Suppose you intend to press the "A" key and your finger pushes the "Z" key next door instead. That isn't what most people would call free choice, an accident more likely. It is, however, out of the control of your intentions and can be seen to be the mechanical firing of various nerves in a chain that does not have your intentional choices.

We can use this identification of non-volitional or choice-less nerve chains to focus on and isolate that part of the brain where uncaused choices are made. Turns out that, after the chemically and electrically driven parts of the chain are removed, there is nothing left of your original free decision to hit the "A" key.

If you can say "I chose to hit the 'A' key because it was the beginning of the word 'Aardvark'" and then "I chose to type 'Aardvark' because that is the word that popped into my head as an example of strange spellings" and "I wanted to make a point about the difficulties in using English due to spelling anomalies" and "I was responding to someone's suggestion that my spelling in my posts was of an inferior grade", then you can see a causal and deterministic chain all the way out to that external stimulus.

I have searched and have been unable to find a choice I have made or intended to make that wasn't the product of such a chain of internal and external causation. Certainly my inadequacy to find it does not prove that an uncaused choice does not exist or is impossible. It does not encourage me to believe in free will, though.

Bringing in a random element to the chain of causes does not provide the needed uncaused element. In fact randomness would make the situation worse since it is certain, by definition, that the random effect is not a result of free choice. Put more simply (?) we can decide "freely" to choose based on a coin toss but that would be explicitly removing the freedom from the resulting decisions.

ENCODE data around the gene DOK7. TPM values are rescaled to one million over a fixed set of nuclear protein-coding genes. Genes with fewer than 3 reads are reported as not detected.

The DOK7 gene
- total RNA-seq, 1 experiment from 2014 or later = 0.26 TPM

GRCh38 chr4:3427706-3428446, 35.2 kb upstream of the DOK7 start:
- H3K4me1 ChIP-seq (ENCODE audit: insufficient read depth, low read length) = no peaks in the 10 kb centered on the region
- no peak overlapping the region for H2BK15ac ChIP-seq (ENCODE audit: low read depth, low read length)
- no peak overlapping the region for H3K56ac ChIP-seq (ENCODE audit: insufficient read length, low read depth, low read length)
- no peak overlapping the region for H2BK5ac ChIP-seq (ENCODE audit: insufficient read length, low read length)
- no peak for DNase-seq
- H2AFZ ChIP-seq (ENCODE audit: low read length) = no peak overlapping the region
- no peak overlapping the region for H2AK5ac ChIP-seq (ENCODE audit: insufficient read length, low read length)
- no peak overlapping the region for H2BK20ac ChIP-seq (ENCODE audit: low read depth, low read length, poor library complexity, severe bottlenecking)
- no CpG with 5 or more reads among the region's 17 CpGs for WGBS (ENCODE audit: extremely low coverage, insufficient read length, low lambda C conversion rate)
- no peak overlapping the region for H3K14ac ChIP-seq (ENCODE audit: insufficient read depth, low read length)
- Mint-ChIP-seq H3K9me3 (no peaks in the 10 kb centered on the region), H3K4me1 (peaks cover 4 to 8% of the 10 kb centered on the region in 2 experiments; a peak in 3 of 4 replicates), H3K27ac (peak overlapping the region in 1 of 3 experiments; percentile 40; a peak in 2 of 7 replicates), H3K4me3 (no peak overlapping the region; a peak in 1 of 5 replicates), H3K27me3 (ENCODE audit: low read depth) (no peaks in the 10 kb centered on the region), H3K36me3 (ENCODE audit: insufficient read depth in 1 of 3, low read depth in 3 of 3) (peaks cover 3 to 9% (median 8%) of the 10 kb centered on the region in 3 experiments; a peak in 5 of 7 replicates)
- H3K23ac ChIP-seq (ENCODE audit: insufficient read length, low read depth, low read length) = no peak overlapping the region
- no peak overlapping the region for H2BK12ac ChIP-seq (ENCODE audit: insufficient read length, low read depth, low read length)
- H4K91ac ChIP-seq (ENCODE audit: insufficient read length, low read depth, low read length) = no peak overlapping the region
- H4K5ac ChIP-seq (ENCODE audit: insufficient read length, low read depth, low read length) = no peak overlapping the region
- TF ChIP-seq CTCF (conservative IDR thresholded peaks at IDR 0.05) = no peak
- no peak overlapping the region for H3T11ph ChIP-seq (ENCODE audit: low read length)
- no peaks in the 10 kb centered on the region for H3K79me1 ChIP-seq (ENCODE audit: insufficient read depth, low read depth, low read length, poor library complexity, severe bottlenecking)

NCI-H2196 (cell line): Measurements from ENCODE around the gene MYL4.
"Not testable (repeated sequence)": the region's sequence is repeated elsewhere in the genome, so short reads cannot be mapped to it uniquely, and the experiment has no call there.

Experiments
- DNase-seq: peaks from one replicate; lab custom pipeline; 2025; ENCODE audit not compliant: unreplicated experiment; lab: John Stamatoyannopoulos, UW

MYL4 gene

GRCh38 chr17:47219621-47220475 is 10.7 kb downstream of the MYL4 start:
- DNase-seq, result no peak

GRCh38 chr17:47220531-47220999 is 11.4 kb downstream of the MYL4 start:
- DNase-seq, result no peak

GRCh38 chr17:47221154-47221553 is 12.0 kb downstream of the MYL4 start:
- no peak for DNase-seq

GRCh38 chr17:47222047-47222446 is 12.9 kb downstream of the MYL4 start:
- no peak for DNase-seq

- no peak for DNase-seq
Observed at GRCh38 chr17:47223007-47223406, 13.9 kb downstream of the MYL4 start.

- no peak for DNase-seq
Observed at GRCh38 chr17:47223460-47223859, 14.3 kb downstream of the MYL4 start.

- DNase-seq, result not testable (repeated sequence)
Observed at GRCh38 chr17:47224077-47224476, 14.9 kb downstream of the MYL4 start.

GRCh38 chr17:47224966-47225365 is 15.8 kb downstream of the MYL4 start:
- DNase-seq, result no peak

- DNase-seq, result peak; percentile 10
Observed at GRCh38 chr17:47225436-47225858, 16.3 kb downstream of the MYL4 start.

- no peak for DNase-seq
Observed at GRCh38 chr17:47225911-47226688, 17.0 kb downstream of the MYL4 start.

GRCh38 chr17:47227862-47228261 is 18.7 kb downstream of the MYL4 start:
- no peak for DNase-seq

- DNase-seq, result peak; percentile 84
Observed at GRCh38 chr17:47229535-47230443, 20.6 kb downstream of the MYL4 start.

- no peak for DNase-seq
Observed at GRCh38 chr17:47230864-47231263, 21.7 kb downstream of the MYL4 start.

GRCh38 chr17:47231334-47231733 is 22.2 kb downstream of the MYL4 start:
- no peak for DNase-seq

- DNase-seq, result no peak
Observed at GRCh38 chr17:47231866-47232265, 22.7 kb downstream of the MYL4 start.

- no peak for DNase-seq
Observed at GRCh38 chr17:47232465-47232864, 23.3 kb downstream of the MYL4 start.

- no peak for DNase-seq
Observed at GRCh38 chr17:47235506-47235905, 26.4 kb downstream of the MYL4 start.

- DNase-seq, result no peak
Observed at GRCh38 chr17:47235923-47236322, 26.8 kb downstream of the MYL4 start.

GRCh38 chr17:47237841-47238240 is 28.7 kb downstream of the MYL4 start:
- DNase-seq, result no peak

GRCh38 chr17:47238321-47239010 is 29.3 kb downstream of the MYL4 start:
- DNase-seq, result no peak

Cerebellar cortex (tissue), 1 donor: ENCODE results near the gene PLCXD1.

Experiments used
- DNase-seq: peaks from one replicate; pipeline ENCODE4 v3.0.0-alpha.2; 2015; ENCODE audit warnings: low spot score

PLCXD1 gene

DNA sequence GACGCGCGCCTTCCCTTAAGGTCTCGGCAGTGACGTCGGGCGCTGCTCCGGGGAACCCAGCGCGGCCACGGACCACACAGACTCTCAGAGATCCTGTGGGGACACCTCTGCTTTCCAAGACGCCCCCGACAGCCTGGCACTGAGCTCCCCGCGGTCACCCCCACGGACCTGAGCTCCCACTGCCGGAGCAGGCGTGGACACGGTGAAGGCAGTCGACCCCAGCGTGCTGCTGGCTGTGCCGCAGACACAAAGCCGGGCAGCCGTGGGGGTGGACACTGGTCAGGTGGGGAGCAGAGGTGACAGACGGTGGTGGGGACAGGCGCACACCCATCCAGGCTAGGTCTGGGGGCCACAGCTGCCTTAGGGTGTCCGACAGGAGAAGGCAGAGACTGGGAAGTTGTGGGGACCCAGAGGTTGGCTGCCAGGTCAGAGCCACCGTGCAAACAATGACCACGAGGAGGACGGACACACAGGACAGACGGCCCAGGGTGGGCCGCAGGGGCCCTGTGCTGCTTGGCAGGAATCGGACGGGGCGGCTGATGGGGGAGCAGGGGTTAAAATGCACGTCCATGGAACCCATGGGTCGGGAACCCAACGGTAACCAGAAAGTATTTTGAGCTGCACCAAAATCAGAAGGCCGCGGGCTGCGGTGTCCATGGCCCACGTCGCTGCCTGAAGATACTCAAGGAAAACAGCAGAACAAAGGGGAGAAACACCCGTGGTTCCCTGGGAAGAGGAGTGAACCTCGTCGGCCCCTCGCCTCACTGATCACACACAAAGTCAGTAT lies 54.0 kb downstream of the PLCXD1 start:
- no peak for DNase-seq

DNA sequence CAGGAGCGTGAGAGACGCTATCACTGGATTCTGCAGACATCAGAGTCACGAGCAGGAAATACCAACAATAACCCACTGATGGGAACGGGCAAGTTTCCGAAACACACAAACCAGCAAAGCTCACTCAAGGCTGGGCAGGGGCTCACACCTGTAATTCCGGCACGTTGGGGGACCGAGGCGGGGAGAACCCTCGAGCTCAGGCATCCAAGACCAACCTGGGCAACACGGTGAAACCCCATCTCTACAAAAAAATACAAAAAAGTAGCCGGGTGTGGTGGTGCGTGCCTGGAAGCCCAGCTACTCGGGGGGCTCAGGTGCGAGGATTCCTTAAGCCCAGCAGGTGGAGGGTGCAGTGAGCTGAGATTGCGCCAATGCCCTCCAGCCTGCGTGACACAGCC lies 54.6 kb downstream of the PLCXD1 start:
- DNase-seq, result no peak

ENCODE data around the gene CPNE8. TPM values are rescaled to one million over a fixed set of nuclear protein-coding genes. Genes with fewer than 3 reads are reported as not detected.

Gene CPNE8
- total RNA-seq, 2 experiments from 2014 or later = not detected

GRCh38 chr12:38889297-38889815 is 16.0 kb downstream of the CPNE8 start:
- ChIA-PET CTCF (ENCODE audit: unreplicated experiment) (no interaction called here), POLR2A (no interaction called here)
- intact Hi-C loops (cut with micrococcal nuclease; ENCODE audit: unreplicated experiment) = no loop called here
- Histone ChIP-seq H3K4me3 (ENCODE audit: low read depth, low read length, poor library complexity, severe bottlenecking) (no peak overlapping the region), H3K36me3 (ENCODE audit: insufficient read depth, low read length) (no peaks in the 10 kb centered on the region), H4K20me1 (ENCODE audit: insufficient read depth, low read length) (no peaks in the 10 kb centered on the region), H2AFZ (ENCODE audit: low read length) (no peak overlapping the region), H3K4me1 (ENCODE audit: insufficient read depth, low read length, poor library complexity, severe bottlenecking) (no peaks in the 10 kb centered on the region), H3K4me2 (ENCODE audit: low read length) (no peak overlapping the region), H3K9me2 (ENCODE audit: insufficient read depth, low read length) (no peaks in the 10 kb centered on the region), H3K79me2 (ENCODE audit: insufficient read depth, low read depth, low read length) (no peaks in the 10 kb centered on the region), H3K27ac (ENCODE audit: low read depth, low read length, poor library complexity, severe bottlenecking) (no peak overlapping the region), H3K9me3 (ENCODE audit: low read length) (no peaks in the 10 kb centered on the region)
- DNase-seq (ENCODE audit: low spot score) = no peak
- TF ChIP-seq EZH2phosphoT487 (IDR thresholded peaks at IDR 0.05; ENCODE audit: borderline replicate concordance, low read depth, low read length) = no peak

I claim, from my observations so far, that there is a "why" to every apparently free choice we make and that "why" is the very causality that prevents the choice from really being free.

"Those who most loudly proclaim their honesty are least likely to possess it."
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Old 02-14-2008, 08:20 PM   #15
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I suppose I ay be defining free will differently. What I mean to say is that free will is any act that is free from the influence of other persons. It's simpler to me. If that's not free will then please tell me the name for what I'm describing.
If the internal effects of your desires and current knowledge and tendencies and psychology all go into your choices that are independent, as you say, of influences from other people (such isolation has yet to be shown), that still leaves you and me as nothing more than complex wind-up toys with the mental quirk of thinking that we are not mechanisms.

That single, absolutely necessary, fallacious belief/feeling has many effects beyond our own mental functioning. It enables us to believe in things like responsibility and punishment and reward and duty and debt, to name just a few. To function, we must believe that somehow, somewhere there has to be a spark that is our essence and that can, if it chooses, for no reason at all, act against its own knowledge of good and evil. It can be quite unsettling to see that there is no such spark but we have to delude ourselves in order to take our next breath.

"Those who most loudly proclaim their honesty are least likely to possess it."
"Atheism: rejecting all absurdity." S.H.